His speech is met with whoops and cheers. “Everything about this neighborhood, to me, seems like the perfect place for the renaissance and the rebirth and the regrowth from the ashes that Detroit’s going to rise from,” he tells the crowd, echoing the motto of the Detroit flag (and lyrics from his track “Lazaretto”).
But past the area where White stands onstage, past a hallway lined with tricolor, liquid-filled and rose-petal records, is Third Man’s solution to making Detroit rise from the ashes. At the back of the store is an entrance to what is soon to be a 10,000-square-foot vinyl record-pressing plant — one of less than two dozen in the United States, and a few dozen around the world. A child rides around the expansive yellow floor on a token-operated mechanical elephant, circling a sign that says, “Coming soon! The Third Man Vinyl Pressing Plant.” Less than a week ago, the former parking garage was still in raw shape, but crews have been working around the clock to have it ready and painted — black and yellow, of course, with twinges of red — in time for the store’s grand unveiling.
While the pressing plant isn’t functional yet (eight custom Newbilt presses are en route from Germany), the goal is to eventually press records on a 24/7 basis. There are no current plans to incorporate a lathe for cutting masters, but it’s also not out of the picture. “The pressing plant could triple our employees,” says Ben Blackwell, Third Man’s co-founder who handles most of the label’s vinyl manufacturing and distribution. He believes there’s potential for up to 30 industry jobs, which will help bring manufacturing back to the Motor City. “There’s a whole bunch of people in Detroit who have history and job experience in plastic molding — that feels opportune, that feels right.”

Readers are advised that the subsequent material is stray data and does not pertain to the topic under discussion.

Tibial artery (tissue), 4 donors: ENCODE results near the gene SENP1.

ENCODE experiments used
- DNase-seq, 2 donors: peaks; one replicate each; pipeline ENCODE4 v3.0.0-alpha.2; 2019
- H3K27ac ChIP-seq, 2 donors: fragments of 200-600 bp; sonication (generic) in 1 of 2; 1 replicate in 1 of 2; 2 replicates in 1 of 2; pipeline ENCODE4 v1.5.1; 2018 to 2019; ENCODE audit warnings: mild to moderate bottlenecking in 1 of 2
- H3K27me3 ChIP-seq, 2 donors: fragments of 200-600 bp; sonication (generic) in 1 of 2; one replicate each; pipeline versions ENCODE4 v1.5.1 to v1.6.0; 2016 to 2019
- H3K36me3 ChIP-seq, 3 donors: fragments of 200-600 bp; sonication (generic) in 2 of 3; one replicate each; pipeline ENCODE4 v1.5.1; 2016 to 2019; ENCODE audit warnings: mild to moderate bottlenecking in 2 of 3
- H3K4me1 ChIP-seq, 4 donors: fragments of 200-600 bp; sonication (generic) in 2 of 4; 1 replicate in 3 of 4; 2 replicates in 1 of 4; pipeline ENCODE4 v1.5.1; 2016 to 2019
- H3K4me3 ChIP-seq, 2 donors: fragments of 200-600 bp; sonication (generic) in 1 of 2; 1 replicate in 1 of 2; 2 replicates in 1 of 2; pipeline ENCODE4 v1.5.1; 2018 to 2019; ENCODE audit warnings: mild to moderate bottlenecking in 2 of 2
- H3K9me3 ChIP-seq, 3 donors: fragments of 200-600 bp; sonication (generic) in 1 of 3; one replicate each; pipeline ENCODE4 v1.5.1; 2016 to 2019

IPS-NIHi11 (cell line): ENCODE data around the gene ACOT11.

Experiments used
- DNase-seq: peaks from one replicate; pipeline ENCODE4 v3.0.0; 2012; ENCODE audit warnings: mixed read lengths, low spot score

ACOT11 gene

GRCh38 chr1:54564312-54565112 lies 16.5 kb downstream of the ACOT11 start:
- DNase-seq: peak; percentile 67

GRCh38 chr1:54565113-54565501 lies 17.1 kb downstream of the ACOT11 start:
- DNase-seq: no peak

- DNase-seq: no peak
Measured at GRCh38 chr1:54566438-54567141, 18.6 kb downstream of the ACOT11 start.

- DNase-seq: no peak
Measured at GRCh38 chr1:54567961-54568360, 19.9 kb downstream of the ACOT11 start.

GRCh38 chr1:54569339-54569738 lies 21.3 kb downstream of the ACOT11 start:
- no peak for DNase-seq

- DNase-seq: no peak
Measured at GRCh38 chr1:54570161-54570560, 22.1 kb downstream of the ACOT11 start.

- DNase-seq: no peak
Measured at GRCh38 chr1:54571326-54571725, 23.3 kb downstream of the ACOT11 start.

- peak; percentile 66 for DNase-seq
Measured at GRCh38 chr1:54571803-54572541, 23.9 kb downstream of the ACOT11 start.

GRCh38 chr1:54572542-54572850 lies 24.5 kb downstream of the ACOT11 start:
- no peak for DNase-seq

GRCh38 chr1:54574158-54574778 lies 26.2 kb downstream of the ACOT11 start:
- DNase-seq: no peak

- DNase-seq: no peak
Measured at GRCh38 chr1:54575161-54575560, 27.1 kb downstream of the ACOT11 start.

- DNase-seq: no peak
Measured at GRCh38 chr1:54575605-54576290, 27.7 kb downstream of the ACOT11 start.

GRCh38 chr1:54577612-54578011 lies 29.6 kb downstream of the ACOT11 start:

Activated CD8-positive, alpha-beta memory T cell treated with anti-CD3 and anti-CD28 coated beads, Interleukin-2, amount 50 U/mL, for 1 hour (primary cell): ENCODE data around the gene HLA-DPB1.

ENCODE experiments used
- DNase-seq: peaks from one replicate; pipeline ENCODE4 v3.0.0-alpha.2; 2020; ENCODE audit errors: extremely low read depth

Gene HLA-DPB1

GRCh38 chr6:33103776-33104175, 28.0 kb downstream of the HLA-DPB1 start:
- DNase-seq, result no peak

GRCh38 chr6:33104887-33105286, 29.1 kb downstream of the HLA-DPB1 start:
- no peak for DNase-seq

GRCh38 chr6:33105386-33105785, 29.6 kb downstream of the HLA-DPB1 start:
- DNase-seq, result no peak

It’s the first Detroit pressing plant to launch since 1965, when family-operated Archer Record Pressing opened its doors. The business has been a staple in the Detroit music community for decades: It was where the Gories pressed their first record, and where many techno labels turn for product. But a spike in demand has left Archer backed up and behind for months, a similar problem faced by Nashville’s United Record Pressing, Third Man’s current go-to. “There are more customers than suppliers,” says Blackwell, who notes Third Man has no intention of taking business from Archer. (Third Man initially offered to buy out Archer, but was turned down. Current owner Mike Archer declines to comment.)
With a shortage of time and availability to make records, the resurgence of vinyl — up 51 percent in sales in 2014 — has produced a strong need and opportunity for more pressing plants to open; four others have opened in the United States this year alone. Pausing for a moment, Blackwell considers the outcome of Third Man and Archer existing side-by-side in Detroit. “I never really thought about what that means in terms a bigger scale,” he says. “We like to create things that don’t exist, so this falls in line with everything we’ve believed in and operated under since day one.”